• Riverside Cnty. Sheriff's Dep't v. Stiglitz, Nos. E052729
    • United States
    • California Court of Appeals
    • September 28, 2012
    ...to peace officer personnel records regardless of the context in which they are sought. (Copley Press, Inc. v. Superior Court (2006) 39 Cal.4th 1272, 1284–1286, 48 Cal.Rptr.3d 183, 141 P.3d 288.) In that case, a newspaper sought to obtain records from a Government Code section 3304(b) hearin......
  • County of Santa Clara v. Superior Court of Santa Clara County, No. H031658.
    • United States
    • California Court of Appeals
    • February 5, 2009
    ...2. Exemptions (6) "The right of access to public records under the CPRA is not absolute." (Copley Press, Inc. v. Superior Court (2006) 39 Cal.4th 1272, 1282 [48 Cal.Rptr.3d 183, 141 P.3d 288].) The CPRA "states a number of exemptions that permit government agencies to refuse to disclose cer......
  • People v. Pokovich, No. S127176.
    • United States
    • United States State Supreme Court (California)
    • August 31, 2006
    ...is no indication of any legislative intent that any result of this inquiry into a wholly collateral matter be used in determining 48 Cal.Rptr.3d 183 the issue of guilt." (Tarantino, at p. 469, 122 Cal.Rptr. 61, italics These statutory provisions are intended to vindicate the Legislature's c......
  • Request a trial to view additional results
136 cases
  • People v. Superior Court of San Francisco Cnty., A140767
    • United States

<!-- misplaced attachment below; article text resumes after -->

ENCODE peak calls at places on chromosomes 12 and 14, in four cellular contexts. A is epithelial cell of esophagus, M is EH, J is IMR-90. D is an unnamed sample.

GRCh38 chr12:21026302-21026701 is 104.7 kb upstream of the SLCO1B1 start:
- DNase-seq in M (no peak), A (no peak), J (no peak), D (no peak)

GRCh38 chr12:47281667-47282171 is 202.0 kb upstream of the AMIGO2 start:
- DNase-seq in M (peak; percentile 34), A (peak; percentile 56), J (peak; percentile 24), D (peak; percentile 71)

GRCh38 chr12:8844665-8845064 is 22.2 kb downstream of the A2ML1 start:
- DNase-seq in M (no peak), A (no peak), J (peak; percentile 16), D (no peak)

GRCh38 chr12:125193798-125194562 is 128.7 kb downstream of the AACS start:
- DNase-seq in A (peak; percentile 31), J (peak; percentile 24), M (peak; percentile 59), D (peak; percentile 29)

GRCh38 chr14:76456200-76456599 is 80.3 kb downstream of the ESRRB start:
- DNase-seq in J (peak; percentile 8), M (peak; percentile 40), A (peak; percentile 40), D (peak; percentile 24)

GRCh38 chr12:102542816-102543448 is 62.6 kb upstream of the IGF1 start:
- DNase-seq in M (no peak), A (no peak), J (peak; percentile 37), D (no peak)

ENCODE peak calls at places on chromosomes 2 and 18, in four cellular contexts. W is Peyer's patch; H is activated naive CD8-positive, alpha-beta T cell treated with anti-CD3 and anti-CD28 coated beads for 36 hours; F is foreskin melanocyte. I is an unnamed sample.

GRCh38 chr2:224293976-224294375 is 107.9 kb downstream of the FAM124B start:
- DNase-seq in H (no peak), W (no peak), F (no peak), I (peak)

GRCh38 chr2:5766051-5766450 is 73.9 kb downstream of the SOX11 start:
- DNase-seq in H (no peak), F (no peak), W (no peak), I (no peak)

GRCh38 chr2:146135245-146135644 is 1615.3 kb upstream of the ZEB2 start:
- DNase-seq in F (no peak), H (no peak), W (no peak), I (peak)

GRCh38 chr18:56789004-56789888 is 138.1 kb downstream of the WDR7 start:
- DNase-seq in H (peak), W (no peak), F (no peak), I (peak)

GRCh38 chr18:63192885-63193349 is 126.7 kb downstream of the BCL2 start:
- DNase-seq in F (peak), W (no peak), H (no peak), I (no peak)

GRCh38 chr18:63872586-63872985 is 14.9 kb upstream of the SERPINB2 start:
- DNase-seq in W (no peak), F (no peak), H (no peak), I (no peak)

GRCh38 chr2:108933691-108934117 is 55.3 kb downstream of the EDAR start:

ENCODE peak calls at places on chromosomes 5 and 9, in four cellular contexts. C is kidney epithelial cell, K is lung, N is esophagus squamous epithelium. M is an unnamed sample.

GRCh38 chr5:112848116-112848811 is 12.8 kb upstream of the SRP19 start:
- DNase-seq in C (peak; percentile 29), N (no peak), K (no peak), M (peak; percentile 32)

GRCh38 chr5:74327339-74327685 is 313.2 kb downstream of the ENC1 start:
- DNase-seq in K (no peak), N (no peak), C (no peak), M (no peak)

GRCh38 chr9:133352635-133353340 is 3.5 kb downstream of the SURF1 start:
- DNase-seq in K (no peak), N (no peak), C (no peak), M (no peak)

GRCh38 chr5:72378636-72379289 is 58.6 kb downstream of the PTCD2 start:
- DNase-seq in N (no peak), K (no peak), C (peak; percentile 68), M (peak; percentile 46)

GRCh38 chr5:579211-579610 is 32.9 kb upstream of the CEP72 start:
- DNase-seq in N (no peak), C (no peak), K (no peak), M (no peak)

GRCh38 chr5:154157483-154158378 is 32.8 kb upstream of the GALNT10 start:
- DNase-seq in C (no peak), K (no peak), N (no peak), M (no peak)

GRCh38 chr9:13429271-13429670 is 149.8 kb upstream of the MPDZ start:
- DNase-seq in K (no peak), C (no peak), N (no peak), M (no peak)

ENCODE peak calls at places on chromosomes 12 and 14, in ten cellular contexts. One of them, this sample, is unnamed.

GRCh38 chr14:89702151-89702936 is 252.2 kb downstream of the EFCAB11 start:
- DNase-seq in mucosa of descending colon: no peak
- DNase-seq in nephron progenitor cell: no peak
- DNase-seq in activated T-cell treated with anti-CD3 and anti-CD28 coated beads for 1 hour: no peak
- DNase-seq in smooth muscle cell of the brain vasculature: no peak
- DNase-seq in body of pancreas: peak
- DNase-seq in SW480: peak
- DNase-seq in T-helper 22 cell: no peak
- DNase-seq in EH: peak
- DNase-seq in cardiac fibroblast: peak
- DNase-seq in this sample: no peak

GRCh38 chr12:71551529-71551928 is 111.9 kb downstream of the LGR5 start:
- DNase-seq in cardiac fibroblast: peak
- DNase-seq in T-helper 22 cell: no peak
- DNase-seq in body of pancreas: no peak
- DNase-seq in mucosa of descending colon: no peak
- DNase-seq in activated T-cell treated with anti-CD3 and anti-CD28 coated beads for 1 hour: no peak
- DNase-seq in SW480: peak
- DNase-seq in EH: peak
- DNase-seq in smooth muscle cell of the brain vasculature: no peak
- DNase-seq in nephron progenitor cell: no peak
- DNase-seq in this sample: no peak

• California Court of Appeals
    • August 11, 2014
    ...proceeding except by discovery pursuant to Sections 1043 and 1046 of the Evidence Code"].)In Copley Press, Inc. v. Superior Court (2006) 39 Cal.4th 1272, 1279, 48 Cal.Rptr.3d 183, 141 P.3d 288 ( Copley ), the California Supreme Court held that the word "confidential" in Section 832.7(a) has......
  • Riverside Cnty. Sheriff's Dep't v. Stiglitz, Nos. E052729
    • United States
    • California Court of Appeals
    • September 28, 2012
    ...to peace officer personnel records regardless of the context in which they are sought. (Copley Press, Inc. v. Superior Court (2006) 39 Cal.4th 1272, 1284–1286, 48 Cal.Rptr.3d 183, 141 P.3d 288.) In that case, a newspaper sought to obtain records from a Government Code section 3304(b) hearin......
  • County of Santa Clara v. Superior Court of Santa Clara County, No. H031658.
    • United States
    • California Court of Appeals
    • February 5, 2009
    ...2. Exemptions (6) "The right of access to public records under the CPRA is not absolute." (Copley Press, Inc. v. Superior Court (2006) 39 Cal.4th 1272, 1282 [48 Cal.Rptr.3d 183, 141 P.3d 288].) The CPRA "states a number of exemptions that permit government agencies to refuse to disclose cer......
  • People v. Pokovich, No. S127176.
    • United States
    • United States State Supreme Court (California)
    • August 31, 2006
    ...is no indication of any legislative intent that any result of this inquiry into a wholly collateral matter be used in determining 48 Cal.Rptr.3d 183 the issue of guilt." (Tarantino, at p. 469, 122 Cal.Rptr. 61, italics These statutory provisions are intended to vindicate the Legislature's c......
  • Request a trial to view additional results